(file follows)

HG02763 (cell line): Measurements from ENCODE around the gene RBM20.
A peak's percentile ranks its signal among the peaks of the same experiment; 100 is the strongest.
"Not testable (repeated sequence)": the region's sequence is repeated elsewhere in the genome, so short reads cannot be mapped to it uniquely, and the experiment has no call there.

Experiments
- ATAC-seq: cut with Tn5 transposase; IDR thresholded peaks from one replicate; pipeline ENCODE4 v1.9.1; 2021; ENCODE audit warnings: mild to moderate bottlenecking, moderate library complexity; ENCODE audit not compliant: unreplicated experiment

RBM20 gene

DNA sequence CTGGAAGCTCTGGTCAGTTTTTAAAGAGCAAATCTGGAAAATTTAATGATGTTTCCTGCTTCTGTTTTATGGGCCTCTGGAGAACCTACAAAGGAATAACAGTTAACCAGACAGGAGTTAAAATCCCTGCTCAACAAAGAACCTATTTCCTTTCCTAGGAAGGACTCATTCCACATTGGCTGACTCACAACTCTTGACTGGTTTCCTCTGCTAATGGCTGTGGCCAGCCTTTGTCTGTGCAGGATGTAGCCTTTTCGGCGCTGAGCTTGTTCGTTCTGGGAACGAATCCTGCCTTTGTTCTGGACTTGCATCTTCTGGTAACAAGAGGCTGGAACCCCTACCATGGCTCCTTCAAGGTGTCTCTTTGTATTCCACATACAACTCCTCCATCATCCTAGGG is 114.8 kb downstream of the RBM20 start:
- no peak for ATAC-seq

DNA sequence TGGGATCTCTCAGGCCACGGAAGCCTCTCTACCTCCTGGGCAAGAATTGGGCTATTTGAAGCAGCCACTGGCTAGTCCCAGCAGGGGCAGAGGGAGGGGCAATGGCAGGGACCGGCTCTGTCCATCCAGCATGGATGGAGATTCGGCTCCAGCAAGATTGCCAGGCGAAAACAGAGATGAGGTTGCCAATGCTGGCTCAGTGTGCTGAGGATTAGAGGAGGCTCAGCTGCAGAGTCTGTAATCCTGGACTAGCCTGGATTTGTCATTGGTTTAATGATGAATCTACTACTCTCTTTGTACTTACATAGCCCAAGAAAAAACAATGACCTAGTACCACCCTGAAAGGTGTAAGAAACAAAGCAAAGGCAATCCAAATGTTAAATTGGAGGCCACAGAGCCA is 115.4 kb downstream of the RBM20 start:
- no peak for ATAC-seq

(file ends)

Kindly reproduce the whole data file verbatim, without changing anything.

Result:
HG02763 (cell line): Measurements from ENCODE around the gene RBM20.
A peak's percentile ranks its signal among the peaks of the same experiment; 100 is the strongest.
"Not testable (repeated sequence)": the region's sequence is repeated elsewhere in the genome, so short reads cannot be mapped to it uniquely, and the experiment has no call there.

Experiments
- ATAC-seq: cut with Tn5 transposase; IDR thresholded peaks from one replicate; pipeline ENCODE4 v1.9.1; 2021; ENCODE audit warnings: mild to moderate bottlenecking, moderate library complexity; ENCODE audit not compliant: unreplicated experiment

RBM20 gene

DNA sequence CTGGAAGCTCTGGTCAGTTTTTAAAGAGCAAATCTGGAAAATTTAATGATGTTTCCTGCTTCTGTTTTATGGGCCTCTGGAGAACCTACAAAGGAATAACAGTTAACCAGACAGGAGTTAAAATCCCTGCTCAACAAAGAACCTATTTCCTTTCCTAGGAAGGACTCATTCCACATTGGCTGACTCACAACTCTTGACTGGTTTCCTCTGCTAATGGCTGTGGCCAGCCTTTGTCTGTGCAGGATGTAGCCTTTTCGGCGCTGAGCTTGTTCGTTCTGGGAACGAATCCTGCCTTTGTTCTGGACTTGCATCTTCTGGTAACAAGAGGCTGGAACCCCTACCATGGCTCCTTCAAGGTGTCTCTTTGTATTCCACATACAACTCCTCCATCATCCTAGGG is 114.8 kb downstream of the RBM20 start:
- no peak for ATAC-seq

DNA sequence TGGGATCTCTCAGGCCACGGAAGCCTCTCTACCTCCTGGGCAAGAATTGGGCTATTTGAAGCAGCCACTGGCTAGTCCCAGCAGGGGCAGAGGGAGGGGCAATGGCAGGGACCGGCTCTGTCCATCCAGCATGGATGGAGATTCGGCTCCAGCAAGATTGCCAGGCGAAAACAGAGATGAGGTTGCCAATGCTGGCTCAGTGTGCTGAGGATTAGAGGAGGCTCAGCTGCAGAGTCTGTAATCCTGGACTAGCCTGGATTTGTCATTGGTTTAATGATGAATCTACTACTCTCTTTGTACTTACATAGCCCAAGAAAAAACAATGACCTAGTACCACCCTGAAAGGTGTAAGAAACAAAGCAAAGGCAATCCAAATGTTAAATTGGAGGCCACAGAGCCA is 115.4 kb downstream of the RBM20 start:
- no peak for ATAC-seq